When fulfilling your dream takes longer than you think it should

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When it’s possible to run a business out of your purse, learn a foreign language on your phone, or become famous overnight on YouTube, the future seems like a menu of possibilities for those of a certain generation. As children, many of us were told to follow our dreams, which, as it turns out is both terrifying and wonderful. It can leave us paralyzed with indecision, or- in the best case scenario- it can motivate us to move forward and actually do it: venture into an intersection where faith meets action; where uncertainty about our abilities is eclipsed by a jolt of confidence that we can and will achieve what we want to.

Whether it’s starting a business, making a big move, or just giving up a conventional career to make your side gig your full-time gig, making the big leap into pursuing your passion at the expense of security can be scary. But there’s a greater challenge ahead on the Oregon trail of your following your dream: and that is remaining on the path, even when it begins to be an uphill climb, there’s a river bypass, your horses die, or your wagon wheels break. Your business may fail, you may run out of money, your submissions and auditions rejected. Challenges are almost always inevitable, especially if we want to do something great.

There’s a verse in the Bible that I’ve been looking at again and again for the past few years, because it both encourages me and confuses me, gives me hope, and also gives me the sense that I’m missing something still, even as I trust God. Romans 5:3-4 says:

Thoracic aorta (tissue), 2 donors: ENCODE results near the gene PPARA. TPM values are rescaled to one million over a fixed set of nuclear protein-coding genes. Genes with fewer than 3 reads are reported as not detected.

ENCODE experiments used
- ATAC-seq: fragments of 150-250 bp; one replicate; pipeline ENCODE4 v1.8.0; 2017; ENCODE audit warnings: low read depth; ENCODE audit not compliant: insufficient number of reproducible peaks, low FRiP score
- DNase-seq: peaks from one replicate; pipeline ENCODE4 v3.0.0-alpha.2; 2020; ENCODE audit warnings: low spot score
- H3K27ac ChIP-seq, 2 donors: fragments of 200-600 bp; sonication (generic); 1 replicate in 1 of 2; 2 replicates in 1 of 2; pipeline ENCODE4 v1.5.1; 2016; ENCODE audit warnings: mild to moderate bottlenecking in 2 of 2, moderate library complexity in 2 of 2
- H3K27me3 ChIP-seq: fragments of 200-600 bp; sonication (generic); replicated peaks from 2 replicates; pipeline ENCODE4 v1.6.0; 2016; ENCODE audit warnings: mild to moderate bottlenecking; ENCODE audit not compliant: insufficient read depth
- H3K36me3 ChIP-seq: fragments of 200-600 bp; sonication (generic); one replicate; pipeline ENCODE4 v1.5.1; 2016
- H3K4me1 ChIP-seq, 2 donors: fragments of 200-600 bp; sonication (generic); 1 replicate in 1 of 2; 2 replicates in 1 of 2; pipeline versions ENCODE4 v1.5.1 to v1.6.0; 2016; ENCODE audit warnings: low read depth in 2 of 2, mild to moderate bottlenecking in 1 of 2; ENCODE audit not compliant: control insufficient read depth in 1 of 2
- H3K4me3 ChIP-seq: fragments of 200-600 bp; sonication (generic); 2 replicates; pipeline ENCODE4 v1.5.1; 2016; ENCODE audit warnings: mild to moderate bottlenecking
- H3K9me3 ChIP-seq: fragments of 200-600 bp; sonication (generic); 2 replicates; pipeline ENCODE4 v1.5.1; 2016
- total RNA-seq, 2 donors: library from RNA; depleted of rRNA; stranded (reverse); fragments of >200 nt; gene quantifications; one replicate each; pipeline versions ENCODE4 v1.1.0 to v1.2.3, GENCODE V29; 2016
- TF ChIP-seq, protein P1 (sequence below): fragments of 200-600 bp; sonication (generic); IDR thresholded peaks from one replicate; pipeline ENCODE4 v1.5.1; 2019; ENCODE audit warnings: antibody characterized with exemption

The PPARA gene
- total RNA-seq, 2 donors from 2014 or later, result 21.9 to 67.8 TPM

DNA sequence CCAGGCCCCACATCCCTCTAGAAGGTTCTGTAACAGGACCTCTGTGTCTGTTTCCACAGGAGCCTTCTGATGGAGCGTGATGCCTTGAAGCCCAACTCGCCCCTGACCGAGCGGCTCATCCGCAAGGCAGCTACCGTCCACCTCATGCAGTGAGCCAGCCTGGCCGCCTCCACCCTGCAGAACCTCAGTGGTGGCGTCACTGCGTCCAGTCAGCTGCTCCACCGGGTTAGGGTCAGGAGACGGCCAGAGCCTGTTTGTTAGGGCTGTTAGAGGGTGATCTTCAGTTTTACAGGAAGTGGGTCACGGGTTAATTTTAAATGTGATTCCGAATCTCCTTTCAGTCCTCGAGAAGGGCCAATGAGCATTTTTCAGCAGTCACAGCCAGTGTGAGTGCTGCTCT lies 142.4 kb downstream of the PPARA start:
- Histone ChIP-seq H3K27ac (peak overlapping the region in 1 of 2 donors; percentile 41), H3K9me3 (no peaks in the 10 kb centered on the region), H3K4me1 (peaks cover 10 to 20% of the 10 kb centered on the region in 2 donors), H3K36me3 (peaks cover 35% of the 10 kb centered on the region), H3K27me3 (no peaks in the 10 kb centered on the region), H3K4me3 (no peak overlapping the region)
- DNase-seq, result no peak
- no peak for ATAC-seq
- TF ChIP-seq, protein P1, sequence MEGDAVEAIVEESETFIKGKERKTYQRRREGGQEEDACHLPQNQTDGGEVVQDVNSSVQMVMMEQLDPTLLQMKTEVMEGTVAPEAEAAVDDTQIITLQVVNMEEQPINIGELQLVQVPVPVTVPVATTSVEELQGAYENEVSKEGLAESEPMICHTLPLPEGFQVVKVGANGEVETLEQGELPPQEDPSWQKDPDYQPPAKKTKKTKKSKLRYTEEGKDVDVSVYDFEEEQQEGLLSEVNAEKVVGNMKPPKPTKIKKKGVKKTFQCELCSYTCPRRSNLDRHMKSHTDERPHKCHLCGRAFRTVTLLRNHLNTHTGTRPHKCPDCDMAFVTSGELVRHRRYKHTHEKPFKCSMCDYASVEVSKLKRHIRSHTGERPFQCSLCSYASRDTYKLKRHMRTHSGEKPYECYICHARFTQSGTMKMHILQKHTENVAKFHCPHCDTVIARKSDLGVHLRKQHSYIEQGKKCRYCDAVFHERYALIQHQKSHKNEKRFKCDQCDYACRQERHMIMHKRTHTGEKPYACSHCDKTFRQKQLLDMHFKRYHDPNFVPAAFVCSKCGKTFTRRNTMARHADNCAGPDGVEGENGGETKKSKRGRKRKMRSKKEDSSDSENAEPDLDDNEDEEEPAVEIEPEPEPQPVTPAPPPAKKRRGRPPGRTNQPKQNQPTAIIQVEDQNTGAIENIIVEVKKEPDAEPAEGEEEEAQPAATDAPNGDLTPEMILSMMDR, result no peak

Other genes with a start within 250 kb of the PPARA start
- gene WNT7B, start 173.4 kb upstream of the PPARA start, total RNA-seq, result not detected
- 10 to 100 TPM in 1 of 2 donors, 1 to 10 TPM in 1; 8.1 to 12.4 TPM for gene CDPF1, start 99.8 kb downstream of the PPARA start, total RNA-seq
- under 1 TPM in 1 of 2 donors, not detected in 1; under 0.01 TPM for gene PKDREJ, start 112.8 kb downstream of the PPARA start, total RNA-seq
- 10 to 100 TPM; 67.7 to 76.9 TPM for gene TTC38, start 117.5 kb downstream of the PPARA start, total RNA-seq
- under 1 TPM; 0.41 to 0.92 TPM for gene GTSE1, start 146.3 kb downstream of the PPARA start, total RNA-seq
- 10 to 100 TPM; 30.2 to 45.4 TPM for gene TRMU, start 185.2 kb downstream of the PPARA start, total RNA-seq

Not only that, but we rejoice in our sufferings, knowing that suffering produces endurance, and endurance produces character, and character produces hope, and hope does not put us to shame, because God’s love has been poured into our hearts through the Holy Spirit who has been given to us.

I’m assured here that the challenges I’m facing and will face on my path to pursue my passion are actually going to benefit me. And not only that—difficulty isn’t going to take me down, but rather produce a hope with a result. In other words, the very thing I hope for will come to pass.

For a long time, I’ve looked at this and not understood why it is that hope will not “put me to shame,” or disappoint me. I’m coming to understand that the key is: can I receive God’s love in the situation? Can I relax a little when I’ve failed, knowing that I can really only live and function out of grace anyway? If I can treat hurdles, setbacks, and discouragement as opportunities to grow, knowing that difficulty is inevitable anyway, then I can celebrate challenge, then I can persevere.

Recently, I’ve made the decision to pursue a full-time career in writing. It feels risky, and even foolish to me, as I consider the challenges ahead. If you’re in my same boat, or a similar sort of boat, let me encourage you: keep the end goal in sight, the frontier, promised land. You’re getting stronger, bolder, and more tenacious with every step.

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